Let me start by saying fundamentally, Azure DevOps is a platform agnostic tool. You can use many different languages to deploy to many platforms. If you build in Node.JS, Python, Java, PHP, Ruby, C/C++, or .NET then you can use Azure DevOps. Likewise, if you deploy to Azure, AWS, GCP or even on-premise then you can use Azure DevOps. This makes it a really powerful tool. As expected, you can also deploy containers and push images to various different registries.
Azure DevOps supports building both continuous integration and continuous deployment pipelines, this provides you with the ability to both build and test your code, as well as deploy it to your platform of choice. Pipelines are executed on agents which belong to groups known as agent pools. By default, your project will include Azure Pipelines as an agent pool which executes your pipelines in the cloud. If you need connectivity to your local network, then you can deploy self-hosted agents on your own virtual machines, this allows the execution of the pipeline to take place locally, thus have access to local resources. At the time of writing a feature which is in preview allows you to deploy agents to a VM scale set in Azure, this allows the scaling capabilities to come into their own and scale the set of VMs when needed. Meaning just like the cloud based agents, you only use what you need.
I’ve mentioned the marketplace before, it’s a powerful part of the toolset and many people including Microsoft have created addon content for Azure DevOps. I use a fair number of addons as part of pipelines generally speaking. In previous roles I have made use of the Apple App Store integration to publish my built applications directly to the App Store, this is a great addon which saves a whole bunch of time. I’ve also used quality tools like the Resharper Code Quality Analysis tool, Build Quality Checks, Post to Slack, Secure DevOps Kit and many more. It’s safe to say that if you want to integrate with the majority of common tools then you will likely find a method of integration here.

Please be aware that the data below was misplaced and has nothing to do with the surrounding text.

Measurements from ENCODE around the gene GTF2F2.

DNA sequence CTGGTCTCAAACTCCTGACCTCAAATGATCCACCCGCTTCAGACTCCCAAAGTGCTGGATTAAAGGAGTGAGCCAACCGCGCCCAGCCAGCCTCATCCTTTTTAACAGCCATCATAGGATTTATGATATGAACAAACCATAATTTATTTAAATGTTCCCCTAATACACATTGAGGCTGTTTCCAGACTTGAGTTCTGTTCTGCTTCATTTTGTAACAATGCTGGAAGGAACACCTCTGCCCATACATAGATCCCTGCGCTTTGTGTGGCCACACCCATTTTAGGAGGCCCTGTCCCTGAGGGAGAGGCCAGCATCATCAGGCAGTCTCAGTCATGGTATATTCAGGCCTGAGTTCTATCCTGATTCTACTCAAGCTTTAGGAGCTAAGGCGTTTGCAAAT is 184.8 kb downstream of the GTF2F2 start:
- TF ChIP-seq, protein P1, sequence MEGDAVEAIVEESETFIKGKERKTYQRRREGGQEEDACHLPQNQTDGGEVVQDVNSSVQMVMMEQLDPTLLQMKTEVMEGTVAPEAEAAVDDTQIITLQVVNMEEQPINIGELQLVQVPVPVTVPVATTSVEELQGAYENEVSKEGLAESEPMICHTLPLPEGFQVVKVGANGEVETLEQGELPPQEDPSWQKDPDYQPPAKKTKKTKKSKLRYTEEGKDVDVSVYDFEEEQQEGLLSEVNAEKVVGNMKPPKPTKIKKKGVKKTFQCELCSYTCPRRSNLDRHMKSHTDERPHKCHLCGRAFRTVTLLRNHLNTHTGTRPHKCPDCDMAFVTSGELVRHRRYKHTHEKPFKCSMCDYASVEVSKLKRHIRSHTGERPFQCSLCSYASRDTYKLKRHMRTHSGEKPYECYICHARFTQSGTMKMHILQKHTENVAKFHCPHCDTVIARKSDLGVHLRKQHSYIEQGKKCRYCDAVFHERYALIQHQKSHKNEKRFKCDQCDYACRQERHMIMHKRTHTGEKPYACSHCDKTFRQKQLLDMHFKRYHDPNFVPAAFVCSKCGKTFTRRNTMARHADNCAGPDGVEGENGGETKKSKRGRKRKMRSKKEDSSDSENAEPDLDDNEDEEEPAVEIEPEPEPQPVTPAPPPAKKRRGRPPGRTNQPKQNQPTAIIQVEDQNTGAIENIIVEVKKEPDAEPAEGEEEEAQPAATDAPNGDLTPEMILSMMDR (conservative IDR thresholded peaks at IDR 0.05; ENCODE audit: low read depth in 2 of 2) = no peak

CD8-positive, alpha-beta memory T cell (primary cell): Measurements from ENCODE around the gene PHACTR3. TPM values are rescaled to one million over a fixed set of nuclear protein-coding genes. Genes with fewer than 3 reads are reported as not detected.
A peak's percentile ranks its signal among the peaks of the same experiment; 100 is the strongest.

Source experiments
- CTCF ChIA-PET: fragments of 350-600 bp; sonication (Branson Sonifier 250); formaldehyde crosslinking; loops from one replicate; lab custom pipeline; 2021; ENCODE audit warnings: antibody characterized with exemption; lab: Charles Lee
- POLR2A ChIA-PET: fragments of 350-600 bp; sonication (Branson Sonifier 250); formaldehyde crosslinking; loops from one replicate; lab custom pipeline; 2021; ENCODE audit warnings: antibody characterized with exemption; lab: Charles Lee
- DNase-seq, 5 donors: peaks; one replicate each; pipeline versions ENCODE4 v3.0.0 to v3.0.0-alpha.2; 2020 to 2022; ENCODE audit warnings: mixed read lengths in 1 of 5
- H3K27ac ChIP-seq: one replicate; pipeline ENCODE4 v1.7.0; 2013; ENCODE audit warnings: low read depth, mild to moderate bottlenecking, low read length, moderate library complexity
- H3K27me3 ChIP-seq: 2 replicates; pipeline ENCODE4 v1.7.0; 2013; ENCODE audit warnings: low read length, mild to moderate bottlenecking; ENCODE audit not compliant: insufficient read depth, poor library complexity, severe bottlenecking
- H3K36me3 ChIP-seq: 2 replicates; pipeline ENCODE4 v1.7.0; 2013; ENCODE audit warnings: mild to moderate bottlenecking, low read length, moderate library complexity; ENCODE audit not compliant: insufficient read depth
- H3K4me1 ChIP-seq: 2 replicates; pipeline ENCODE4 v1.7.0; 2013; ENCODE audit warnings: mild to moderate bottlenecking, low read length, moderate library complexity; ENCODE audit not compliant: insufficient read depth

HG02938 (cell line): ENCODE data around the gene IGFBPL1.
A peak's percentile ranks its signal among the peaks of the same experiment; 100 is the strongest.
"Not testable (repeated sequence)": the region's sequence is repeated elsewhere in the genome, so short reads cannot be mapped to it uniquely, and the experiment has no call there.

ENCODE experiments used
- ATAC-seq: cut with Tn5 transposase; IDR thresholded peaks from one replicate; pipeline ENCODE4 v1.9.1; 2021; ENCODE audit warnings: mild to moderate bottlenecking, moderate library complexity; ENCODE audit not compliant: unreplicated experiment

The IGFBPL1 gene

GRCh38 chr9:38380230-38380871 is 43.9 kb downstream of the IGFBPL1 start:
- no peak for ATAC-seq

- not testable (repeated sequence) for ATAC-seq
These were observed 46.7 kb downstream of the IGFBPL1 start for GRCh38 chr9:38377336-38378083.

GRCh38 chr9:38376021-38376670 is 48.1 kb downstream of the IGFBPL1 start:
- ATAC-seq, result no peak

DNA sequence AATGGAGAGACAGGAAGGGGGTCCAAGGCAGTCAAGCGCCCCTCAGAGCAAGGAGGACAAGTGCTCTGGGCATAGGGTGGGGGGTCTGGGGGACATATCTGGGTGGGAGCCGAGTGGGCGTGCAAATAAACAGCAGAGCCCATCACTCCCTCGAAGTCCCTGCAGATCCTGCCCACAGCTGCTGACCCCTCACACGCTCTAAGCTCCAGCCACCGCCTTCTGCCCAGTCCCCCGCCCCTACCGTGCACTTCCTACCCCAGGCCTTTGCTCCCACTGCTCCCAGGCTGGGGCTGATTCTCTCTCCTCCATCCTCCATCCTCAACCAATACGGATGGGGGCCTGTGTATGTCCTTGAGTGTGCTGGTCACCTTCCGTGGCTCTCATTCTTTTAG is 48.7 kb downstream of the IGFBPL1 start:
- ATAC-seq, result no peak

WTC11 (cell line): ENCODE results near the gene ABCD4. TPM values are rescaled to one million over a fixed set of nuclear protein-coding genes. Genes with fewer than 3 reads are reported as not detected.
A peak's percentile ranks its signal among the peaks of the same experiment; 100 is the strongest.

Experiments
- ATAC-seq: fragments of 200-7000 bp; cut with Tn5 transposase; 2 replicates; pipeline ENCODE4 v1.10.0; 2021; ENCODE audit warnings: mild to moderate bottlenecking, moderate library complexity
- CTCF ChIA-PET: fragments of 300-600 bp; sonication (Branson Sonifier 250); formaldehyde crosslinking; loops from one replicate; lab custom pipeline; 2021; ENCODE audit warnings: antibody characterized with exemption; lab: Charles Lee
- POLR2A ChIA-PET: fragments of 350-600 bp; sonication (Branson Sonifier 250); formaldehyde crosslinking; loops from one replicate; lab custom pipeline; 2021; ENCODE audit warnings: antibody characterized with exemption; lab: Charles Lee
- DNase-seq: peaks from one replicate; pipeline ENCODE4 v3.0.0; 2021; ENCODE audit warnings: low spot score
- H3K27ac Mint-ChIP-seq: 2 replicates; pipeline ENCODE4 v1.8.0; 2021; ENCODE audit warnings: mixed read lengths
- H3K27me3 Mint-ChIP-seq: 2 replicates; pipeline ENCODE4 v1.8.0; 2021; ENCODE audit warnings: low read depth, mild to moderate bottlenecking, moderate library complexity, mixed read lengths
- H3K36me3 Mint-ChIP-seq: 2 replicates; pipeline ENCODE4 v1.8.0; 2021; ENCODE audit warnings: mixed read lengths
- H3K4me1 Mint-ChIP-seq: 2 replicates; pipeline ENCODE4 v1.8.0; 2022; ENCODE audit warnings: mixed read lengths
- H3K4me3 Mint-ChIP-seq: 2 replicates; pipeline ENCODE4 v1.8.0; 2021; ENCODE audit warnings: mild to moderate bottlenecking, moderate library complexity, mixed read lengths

A really useful feature I like is the ability to introduce gates to the process of your pipeline. You can do any number of things with the gate including integrate with service management tooling for gaining approvals, checking for outstanding bug work items in the current sprint, any number of things, this will enable you to have a level of quality assurance above the items in the pipeline which are executing. The integration with external tools just makes the suite my complete in my opinion and means we can leverage tools like ServiceNow to complete any approvals we need or even just log a ticket to say we are performing a build or release.
YAML and Classic
Azure DevOps supports editing pipelines using two methods, either classic which is a GUI style interface where you define your pipeline to build your code and then publish artefacts you may need. Your release pipeline will then consume the output of the previous pipeline and deploy the artefacts to your deployment targets. You can also use a YAML file called azure-pipelines.yaml and commit this file with the rest of your application to your Git repository. The pipeline is then versioned with the rest of your code, following the same branching structure, you may also make use of pull requests to do code reviews on your new pipeline. The basic steps are as follows:
- Configure the Azure Pipelines feature to use your repo.
- Edit the azure-pipelines.yaml file to define your build.
- Commit your code, which will kick off a default trigger to build and deploy then monitor the results.
It takes time to get use to the syntax for YAML, especially if you have used the classic interface for some time, however you can have numerous options available to you which you may not in the classic editor. It also enables you to very easily define templates for your pipelines which you can make repeatable in your workflow. The official documentation has a list of features which are supported in either the YAML or classic scenarios.